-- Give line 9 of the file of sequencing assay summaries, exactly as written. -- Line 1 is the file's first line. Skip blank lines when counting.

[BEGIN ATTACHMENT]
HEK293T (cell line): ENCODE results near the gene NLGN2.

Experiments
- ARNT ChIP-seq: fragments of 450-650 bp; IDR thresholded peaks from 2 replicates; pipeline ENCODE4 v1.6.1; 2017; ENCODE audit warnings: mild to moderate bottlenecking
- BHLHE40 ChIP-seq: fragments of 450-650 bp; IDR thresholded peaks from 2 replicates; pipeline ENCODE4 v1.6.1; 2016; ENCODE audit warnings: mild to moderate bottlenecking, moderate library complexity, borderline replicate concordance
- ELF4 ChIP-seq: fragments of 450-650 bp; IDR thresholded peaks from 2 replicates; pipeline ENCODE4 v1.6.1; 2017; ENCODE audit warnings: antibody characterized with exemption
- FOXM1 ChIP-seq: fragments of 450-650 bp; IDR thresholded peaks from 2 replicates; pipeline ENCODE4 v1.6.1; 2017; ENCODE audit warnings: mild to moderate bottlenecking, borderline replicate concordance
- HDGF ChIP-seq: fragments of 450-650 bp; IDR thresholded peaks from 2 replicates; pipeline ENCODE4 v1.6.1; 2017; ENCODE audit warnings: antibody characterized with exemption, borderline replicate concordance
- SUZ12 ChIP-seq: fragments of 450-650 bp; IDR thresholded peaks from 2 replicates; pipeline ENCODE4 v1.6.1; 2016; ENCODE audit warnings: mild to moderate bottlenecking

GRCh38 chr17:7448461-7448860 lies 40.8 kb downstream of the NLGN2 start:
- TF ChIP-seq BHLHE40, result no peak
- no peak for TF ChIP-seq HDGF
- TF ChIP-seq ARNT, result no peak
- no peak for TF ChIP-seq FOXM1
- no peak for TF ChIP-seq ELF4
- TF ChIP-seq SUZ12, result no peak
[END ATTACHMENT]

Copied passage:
GRCh38 chr17:7448461-7448860 lies 40.8 kb downstream of the NLGN2 start: